On the Rainy River by Tim O'Brien: Summary, Theme & Analysis

On the Rainy River by Tim O'Brien: Summary, Theme & Analysis
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  • 0:01 Overview of On the Rainy River
  • 1:05 Plot Summary
  • 4:03 Themes & Analysis
  • 7:53 Lesson Summary
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Lesson Transcript
Instructor: Sophie Starmack

Sophia has taught college French and composition. She has master's degrees in French and in creative writing.

As the Vietnam War looms ahead, the protagonist in 'On the Rainy River' must make a crucial decision. Will he escape to Canada, dodging the draft, or will he remain and fight? In this lesson, we'll go over the plot, themes and main character of Tim O'Brien's short story.

Overview of 'On the Rainy River'

Imagine it's the summer of 1968. The Vietnam War is on everyone's mind. Not a night goes by that the conflict doesn't make the news, yet it's hard to make sense of events going on half a world away. Why is the U.S. involved? More and more young men are being drafted into the army - and more and more are speaking up, protesting the war and even burning their draft cards. Are the American soldiers helping to preserve democracy, or is it a hopeless situation, with nothing to gain but greater violence?

Like so many young men in the late 1960s, author Tim O'Brien found himself facing these questions in a very real way when he was drafted into the army. Many years later, he drew on those experiences in his book The Things They Carried, a collection of interrelated stories about the members of the Alpha Division who fought together in Vietnam. A short story from that collection, called 'On the Rainy River,' gives us the backstory on how Tim, our protagonist, became one of those soldiers.

Plot Summary

Tim is a liberal guy, a literature major and editor of the college newspaper. He's against the war in Vietnam, prints some anti-draft editorials and attends a few political meetings here and there. Still, he is, in his own words, politically naïve. He's convinced the war is wrong, but he has to admit that it all seems so abstract. Besides, he's just won a scholarship to Harvard, where he plans to attend graduate school and become a famous author.

But all that changes when he receives the fateful draft notice. Grad school and literary dreams are replaced with gripping fear and moral repugnance. Will he have to kill others? Be killed? Wounded? He doesn't even believe in the war. How can he fight, much less die, in it?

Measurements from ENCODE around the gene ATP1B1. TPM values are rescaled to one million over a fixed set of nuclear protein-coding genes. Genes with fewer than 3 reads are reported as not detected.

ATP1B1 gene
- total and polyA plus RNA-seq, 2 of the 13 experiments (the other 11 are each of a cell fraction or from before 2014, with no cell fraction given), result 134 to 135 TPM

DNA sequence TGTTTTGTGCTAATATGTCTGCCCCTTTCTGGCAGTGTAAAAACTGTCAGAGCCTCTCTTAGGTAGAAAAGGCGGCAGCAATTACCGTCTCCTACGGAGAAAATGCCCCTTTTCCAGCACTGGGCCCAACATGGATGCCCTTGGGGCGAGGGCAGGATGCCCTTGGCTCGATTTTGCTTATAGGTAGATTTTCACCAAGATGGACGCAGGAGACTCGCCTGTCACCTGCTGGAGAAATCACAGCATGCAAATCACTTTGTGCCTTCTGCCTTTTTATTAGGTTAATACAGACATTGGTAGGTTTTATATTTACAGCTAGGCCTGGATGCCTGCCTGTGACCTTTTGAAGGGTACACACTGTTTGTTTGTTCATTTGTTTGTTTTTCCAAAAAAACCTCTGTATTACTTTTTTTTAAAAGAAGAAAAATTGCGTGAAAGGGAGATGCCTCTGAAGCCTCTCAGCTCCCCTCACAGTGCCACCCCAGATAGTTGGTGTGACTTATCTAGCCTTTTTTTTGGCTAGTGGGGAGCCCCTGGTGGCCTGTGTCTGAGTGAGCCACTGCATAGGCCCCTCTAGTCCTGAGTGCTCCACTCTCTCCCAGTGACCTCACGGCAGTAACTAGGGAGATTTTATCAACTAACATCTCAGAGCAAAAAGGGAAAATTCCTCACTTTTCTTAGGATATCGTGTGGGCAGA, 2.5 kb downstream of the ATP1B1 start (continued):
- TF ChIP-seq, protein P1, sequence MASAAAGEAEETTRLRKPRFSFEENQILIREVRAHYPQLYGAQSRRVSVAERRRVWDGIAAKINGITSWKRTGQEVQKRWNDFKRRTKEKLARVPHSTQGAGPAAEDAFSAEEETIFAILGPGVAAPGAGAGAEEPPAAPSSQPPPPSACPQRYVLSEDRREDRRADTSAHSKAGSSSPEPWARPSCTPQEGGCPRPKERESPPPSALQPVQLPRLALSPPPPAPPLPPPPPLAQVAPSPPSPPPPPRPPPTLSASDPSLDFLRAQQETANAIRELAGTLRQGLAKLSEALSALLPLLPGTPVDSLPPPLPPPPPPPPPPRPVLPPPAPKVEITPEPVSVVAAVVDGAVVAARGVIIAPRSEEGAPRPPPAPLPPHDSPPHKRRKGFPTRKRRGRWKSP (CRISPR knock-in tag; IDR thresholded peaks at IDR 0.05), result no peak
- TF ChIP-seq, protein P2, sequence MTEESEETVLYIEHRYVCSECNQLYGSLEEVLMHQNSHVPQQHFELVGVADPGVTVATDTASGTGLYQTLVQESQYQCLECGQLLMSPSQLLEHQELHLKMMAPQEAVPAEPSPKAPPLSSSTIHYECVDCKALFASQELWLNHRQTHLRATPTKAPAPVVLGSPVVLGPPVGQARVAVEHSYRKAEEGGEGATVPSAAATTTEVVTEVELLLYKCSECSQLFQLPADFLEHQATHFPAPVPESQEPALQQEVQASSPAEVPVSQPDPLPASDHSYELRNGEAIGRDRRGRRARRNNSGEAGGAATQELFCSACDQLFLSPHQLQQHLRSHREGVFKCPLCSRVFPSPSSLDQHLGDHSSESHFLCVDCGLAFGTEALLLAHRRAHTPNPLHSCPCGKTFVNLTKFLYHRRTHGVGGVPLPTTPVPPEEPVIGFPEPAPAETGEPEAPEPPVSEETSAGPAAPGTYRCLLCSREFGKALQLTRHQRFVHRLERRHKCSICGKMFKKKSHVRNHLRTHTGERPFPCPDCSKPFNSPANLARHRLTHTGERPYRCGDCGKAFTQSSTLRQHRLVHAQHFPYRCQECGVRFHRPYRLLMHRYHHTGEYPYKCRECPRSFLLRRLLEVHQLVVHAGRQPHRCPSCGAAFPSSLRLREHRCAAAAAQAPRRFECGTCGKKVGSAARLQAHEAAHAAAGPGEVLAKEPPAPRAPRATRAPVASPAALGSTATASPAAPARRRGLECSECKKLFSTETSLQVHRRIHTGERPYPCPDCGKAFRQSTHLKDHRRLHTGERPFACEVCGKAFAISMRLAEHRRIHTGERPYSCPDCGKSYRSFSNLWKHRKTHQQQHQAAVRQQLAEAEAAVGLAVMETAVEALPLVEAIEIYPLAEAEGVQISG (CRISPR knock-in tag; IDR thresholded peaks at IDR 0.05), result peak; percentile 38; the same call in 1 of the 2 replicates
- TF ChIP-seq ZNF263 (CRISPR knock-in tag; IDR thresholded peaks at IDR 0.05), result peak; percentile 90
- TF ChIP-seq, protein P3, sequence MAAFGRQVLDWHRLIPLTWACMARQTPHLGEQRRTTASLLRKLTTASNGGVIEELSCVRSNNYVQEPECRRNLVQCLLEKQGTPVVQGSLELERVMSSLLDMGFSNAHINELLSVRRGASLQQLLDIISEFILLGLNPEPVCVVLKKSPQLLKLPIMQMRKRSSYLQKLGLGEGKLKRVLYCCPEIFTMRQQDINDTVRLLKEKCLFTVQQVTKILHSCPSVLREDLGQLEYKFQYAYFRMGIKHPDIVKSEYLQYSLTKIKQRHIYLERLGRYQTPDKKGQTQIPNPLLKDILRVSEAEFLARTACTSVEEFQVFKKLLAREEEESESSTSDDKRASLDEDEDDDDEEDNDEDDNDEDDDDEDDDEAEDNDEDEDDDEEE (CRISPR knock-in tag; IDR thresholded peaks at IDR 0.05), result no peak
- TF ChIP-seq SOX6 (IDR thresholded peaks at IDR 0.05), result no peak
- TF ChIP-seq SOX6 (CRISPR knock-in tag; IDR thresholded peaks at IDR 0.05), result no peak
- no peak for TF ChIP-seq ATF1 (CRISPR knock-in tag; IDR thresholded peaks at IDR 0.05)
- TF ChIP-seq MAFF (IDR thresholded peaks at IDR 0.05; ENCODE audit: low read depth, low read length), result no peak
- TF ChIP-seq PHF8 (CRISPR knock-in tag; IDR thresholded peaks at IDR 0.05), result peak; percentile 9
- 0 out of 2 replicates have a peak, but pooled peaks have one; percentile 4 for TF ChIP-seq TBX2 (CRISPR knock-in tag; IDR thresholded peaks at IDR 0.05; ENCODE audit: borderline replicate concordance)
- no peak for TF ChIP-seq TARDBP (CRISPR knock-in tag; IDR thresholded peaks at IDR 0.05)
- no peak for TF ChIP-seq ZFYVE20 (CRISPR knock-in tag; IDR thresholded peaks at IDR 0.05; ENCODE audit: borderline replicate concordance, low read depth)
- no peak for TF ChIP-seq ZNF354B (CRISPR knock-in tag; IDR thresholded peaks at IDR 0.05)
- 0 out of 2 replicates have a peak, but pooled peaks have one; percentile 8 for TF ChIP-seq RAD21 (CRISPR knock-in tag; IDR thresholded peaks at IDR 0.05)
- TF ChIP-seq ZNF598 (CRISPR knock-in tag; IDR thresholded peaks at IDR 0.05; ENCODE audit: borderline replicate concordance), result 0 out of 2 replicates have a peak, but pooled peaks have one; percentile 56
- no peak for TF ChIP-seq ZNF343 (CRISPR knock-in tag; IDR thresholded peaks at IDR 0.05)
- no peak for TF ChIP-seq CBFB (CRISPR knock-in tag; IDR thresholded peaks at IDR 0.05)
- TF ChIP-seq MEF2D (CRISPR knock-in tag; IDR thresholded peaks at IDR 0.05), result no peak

Tim's been working a summer job at a meat-packing plant in his Minnesota hometown, spending all day scrubbing down pig carcasses with a water gun. Once he receives the draft notice, Tim begins to feel like one of those pieces of meat. It's like he's just waiting to be killed. The pressure builds, and one day he snaps. Somewhere between a daze and a panic, he walks away from his job in the plant, packs his car, and begins to drive. Many draft dodgers have escaped to Canada, which offers a safe haven to U.S. citizens who don't want to fight.

Tim winds up in a motel on the banks of the Rainy River, which separates Minnesota from Canada. He's met by Elroy Berdahl, the 81-year-old owner and caretaker. It's the off-season, but Elroy takes one look at Tim, who's visibly distressed, and decides to open the resort for one more visitor.

A week goes by. Elroy is gruff and eccentric, but he cooks for Tim, and the two begin doing some repair work together. Gradually, Tim begins to feel that Elroy is on his side. They never discuss the war or why Tim's come to the Canadian border, but Tim senses that, like a father figure, Elroy understands it all. On Tim's last night, Elroy makes a show of paying Tim for the work he's done around the motel. Tim understands that Elroy wants to make sure he has money for the dangerous journey ahead of him.

On the final day, Elroy takes Tim fishing. They travel down the Rainy River, farther and farther north, until the Canadian side is within swimming distance. Tim looks both ways - what will he choose? Freedom is right there, but it means giving up his entire life and possibly never seeing his family again. Worse, he knows that he'll be remembered as a coward in his conservative hometown.

Scenes from his life flash through his memory. Overcome, Tim chokes up. All he can do is cry. Suddenly he knows that even though he doesn't believe in the war, he'll go home and fight in it. As he puts it, 'I would go to war - I would kill and maybe die - because I was afraid not to.' Gently, without a word, Elroy steers the boat home.

Themes and Analysis

Let's take a look at some of the major themes of 'On the Rainy River.'

First, the theme of the Vietnam War. Like all of the stories in The Things They Carried, 'On the Rainy River' takes place during the Vietnam War, the 20-year conflict between North and South Vietnam. The United States became involved during the 1960s, and many American families were affected as the death and injury tolls mounted.

The draft became necessary because so few young men were voluntarily signing up to go to war. This sparked nationwide protests, especially on college campuses. The 1960s was a time of social upheaval, with the feminist and civil rights movements taking place as well. The country was divided between those who supported the war and those who disagreed with the U.S.'s involvement. Many young men burned their draft cards or, as Tim considers, fled to Canada.

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